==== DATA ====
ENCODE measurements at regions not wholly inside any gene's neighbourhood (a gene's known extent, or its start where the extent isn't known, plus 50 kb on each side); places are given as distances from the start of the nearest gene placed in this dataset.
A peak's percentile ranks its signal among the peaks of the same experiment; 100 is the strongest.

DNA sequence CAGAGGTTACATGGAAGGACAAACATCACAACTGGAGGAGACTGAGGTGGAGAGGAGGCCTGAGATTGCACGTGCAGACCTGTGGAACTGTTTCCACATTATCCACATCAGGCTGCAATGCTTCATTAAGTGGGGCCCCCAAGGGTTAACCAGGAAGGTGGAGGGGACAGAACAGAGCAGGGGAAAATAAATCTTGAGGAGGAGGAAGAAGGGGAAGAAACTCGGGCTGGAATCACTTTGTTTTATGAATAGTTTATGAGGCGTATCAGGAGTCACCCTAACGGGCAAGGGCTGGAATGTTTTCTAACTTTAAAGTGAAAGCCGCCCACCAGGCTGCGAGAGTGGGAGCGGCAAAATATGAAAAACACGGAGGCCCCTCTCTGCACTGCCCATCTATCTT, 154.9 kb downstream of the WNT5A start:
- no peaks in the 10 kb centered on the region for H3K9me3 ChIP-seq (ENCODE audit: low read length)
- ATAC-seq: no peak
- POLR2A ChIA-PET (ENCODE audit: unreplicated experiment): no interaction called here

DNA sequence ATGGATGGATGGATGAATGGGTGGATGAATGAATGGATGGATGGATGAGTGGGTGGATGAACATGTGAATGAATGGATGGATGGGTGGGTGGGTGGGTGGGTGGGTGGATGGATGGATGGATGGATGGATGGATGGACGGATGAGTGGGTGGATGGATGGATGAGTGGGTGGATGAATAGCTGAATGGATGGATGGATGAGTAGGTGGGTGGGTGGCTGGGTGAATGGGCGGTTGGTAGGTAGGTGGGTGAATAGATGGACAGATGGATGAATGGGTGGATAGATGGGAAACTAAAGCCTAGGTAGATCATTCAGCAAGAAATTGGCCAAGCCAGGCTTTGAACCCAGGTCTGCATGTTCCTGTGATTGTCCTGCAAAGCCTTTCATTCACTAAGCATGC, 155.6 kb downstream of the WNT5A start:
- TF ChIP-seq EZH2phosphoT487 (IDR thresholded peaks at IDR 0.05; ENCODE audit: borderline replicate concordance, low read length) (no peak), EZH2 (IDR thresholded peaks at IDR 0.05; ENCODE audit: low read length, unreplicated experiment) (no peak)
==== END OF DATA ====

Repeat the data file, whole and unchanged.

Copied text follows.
ENCODE measurements at regions not wholly inside any gene's neighbourhood (a gene's known extent, or its start where the extent isn't known, plus 50 kb on each side); places are given as distances from the start of the nearest gene placed in this dataset.
A peak's percentile ranks its signal among the peaks of the same experiment; 100 is the strongest.

DNA sequence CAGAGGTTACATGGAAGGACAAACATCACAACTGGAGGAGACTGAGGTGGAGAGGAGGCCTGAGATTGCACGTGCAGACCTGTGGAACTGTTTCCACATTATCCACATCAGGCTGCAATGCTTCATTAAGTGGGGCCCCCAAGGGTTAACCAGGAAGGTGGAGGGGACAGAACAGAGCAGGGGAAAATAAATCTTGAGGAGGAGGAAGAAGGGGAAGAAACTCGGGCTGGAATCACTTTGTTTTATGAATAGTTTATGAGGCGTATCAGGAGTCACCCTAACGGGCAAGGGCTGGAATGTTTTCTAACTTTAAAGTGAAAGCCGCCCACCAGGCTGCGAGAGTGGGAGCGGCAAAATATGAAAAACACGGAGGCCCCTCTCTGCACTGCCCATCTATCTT, 154.9 kb downstream of the WNT5A start:
- no peaks in the 10 kb centered on the region for H3K9me3 ChIP-seq (ENCODE audit: low read length)
- ATAC-seq: no peak
- POLR2A ChIA-PET (ENCODE audit: unreplicated experiment): no interaction called here

DNA sequence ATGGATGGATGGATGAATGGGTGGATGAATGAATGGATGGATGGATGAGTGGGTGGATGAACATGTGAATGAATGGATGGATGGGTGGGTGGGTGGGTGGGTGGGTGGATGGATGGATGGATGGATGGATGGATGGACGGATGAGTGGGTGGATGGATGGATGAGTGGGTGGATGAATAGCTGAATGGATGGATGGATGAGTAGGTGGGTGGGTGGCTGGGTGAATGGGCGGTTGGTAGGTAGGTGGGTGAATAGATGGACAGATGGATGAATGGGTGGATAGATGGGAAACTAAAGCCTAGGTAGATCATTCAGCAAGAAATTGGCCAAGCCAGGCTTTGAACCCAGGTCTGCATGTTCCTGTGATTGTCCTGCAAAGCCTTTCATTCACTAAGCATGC, 155.6 kb downstream of the WNT5A start:
- TF ChIP-seq EZH2phosphoT487 (IDR thresholded peaks at IDR 0.05; ENCODE audit: borderline replicate concordance, low read length) (no peak), EZH2 (IDR thresholded peaks at IDR 0.05; ENCODE audit: low read length, unreplicated experiment) (no peak)